Britain Considers Government Fleet to Offset Brexit's Impact

The Port of Dover, the UK's premier cross-channel ro/ro freight port (file image)

Published Oct 24, 2018 12:04 PM by The Maritime Executive

According to reports, UK transport secretary Chris Grayling is making contingency plans for the government to enter the business of cross-channel shipping in the event of a "no-deal Brexit." 

The plan, dubbed "Government Owned or Operated Logistics," or GOOL, would see the UK purchase or charter merchant vessels or convert some of its own naval vessels in order to ensure the arrival of critical goods from the continent, including consignments of medicine. It would be activated in the event of an alarming development: the possibility that after Brexit, French customs checks cut down import freight shipments via Dover and the Channel Tunnel by 85 percent or more. 

The newly-formed fleet would allow Britain to utilize more of its seaports to supplement existing cross-channel ro/ro terminals, which are considered particularly vulnerable to congestion under a "no deal" Brexit customs regime. 

“It’s the kind of stuff governments do in time of war . . . it is as serious as that," one minister briefed on the proposal told ITV. 

UK mariners' union Nautilus International questioned the viability of the plan. “Ministers must be living on another planet if they seriously believe they can find a fleet of suitable ships to keep the country supplied," said the union's general secretary, Mark Dickinson, in a statement Wednesday. “There’s also little room for manoeuver in switching ships to other routes, as there are severe limitations on the ports and associated infrastructure capable of handling the intensity of vessel traffic."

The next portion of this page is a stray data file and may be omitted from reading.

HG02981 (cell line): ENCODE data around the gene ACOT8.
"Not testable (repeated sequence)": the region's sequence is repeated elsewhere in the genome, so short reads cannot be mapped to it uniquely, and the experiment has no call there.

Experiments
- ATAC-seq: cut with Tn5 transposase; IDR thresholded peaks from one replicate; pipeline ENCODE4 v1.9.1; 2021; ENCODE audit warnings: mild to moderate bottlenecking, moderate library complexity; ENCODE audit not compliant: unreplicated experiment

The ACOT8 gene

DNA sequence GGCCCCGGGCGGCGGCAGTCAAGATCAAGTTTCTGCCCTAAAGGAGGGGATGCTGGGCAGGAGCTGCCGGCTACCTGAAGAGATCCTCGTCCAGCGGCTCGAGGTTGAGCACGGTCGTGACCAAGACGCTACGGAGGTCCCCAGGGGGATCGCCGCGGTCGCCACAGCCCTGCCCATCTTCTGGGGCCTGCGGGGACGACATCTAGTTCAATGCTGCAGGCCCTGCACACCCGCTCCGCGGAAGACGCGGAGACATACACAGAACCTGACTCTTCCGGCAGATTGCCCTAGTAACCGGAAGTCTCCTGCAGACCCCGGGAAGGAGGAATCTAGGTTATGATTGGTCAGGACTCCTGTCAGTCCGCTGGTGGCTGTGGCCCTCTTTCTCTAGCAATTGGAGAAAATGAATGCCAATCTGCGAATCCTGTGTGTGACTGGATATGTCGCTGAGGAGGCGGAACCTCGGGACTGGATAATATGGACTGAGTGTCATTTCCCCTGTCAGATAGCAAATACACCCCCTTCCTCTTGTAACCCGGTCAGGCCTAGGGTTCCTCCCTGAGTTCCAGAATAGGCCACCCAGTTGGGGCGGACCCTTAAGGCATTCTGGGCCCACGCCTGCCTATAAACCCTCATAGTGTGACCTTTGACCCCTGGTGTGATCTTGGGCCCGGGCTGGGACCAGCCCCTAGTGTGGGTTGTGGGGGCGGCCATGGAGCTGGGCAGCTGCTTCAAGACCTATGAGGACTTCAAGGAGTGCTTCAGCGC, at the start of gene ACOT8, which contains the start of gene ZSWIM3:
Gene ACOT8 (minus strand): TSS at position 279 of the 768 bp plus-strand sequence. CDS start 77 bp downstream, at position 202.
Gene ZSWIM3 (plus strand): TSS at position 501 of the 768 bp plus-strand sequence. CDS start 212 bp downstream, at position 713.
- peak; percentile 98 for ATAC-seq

Dickenson noted that Britain had difficulty putting together a fleet of just 50 merchant ships to support its operations in the Falklands conflict, even though the British fleet was three times larger than it is today. “The long-term decline of the British Merchant Navy and UK maritime skills means that we are dangerously reliant upon foreign ships - particularly flags of convenience, of dubious quality and usually crewed by poorly-paid seafarers," he warned. 

Dickenson urged the government to pursue an extension for the Brexit withdrawal process to allow more time to negotiate with the EU on arrangements for post-Brexit trade. He also repeated a longstanding recommendation for Britain to invest in the civilian-crewed Royal Fleet Auxiliary, and to consider establishing a fleet of UK-flagged reserve ships, comparable to the U.S. Maritime Administration's Ready Reserve Force.